The Long Drive to Yellowstone - Wyoming Magazine


The Long Drive to Yellowstone


by Chris Maze


I recline, lounging on a leather-clad bench across the whole rear of a saloon car. The long, sleek, deep burgundy parabolic curves are chrome-railed, a décolletage of Gatsby-esque elegance gliding effortless over the ebon tarmac. Cool leather and mahogany adorn the near-silent ride as, single leg crossed and loafer tapping, I sit lamenting the rise of the middle class and erosion of standards.

I vibrate with the feral rumble of eight All-American cast-aluminum cylinders growling as I streak inches away from yellow stripes shrunk to dots, one hand resting on the steering wheel, two fingers tapping along to the George Thorogood pumping out the radio, the other hand curled on the shift knob. Quick stomps to the metal pedal and pulls to the stick unleash a throaty roar, pressing me back into the seat as the car tears down the highway.

Those are dreams.

Fighting heavy lids, I peel my back loose from a vinyl seat in a hail-dented Subaru, battling greenhouse torpor for hours made endless by the lack of air-conditioning. My high-revving steed shudders its way above 65 miles an hour begrudgingly, whining against any lead-footed entreaty for speed. My co-pilot dozes, made languorous by the heat streaming rainbow through the prism of a cracked windshield and a lack of gas stations boasting any beverage beyond the 87-octane slurped down like ramen by the engine. My mind wanders, “How is it still 95 degrees at 8 p.m.?” “Can anything live out here?” Then I am tugged back by the twin esses built by some well-meaning civil engineer trying to keep drivers like me safely aboard his asphalt twin-track.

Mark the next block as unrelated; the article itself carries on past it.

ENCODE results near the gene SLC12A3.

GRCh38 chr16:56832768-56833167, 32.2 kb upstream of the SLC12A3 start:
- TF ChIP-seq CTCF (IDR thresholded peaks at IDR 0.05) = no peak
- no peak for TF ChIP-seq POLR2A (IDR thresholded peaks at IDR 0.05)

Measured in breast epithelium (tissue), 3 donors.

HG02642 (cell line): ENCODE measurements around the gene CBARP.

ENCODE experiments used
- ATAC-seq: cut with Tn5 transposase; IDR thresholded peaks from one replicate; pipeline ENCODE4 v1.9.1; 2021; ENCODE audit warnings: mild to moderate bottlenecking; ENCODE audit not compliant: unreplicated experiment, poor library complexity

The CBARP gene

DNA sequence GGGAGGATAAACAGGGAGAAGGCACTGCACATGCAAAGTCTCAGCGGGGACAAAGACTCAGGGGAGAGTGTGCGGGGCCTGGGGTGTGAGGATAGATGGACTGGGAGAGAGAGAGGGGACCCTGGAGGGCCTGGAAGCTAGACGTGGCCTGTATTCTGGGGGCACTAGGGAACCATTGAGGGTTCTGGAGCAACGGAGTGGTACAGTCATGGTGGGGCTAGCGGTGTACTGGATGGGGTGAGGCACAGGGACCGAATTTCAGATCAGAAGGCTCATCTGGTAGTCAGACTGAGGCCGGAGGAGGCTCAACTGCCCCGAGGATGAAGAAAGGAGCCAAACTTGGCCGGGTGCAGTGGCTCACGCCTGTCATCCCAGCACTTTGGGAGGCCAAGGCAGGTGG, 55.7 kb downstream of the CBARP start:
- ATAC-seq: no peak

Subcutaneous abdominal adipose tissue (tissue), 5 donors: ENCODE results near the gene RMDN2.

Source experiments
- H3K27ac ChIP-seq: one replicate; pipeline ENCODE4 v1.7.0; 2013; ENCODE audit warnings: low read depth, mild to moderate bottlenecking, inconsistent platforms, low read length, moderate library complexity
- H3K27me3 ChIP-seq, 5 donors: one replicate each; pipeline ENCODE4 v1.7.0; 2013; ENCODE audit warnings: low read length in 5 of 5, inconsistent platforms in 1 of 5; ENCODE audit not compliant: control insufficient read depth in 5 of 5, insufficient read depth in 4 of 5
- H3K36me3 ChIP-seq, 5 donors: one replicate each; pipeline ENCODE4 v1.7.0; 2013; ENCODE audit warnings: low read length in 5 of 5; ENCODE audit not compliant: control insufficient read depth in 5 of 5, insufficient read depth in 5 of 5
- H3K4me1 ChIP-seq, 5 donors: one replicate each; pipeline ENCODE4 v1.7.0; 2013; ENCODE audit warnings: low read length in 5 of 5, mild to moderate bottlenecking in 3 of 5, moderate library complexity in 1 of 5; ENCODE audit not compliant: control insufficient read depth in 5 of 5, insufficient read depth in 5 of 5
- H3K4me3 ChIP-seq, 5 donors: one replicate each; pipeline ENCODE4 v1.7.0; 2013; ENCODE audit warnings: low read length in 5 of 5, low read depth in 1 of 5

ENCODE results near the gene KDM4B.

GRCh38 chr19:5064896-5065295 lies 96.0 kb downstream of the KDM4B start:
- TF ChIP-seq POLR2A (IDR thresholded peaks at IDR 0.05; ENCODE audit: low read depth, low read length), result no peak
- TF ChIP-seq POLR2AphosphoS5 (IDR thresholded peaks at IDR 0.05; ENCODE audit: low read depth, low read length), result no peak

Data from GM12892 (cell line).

This is a road trip. Not some smooth carriage ride around a park, not a visit to grandma’s, or some temperate tour around the town. This is an overambitious, over-filled agenda powered by caffeine and gasoline. A sore-backed staggering out of cramped quarters stagnant with the cooped-up perfume of two very warm grown men.

This is a chance to test one’s mettle, and to see new places, dare new things, and eat way too many wasabi peas.

This trip was a long-awaited exodus from Wyoming, a return to good friends, wild times, and the thrashing watercourses of Idaho. In preparation, my co-pilot had asked, more than once, “How far are we driving again?”

I never had a satisfactory answer to this question, and fobbed him off with derivations on Bilbo Baggins’ birthday speech, “The drive will be half as far as half of me should like, and more than half of what half of you can stand.”

We started driving in the pre-dawn dark, but I began in earnest the night before, packing and cleaning until my things all fit, tetris-style in the rear of the car and there were only a couple hours left for me to sleep. We fled west, a flight futile before the speed of dawn, but crested mountains as the sherbet sunrise broke in the east. My co-pilot drowsed fitfully alongside as I enjoyed soft-lit western vista, dropping swiftly down into the Bighorn Basin. The early start and uncertainty of distance gave me pause, promoting some reflection into the vastness of territory we had traversed only two hours into the journey.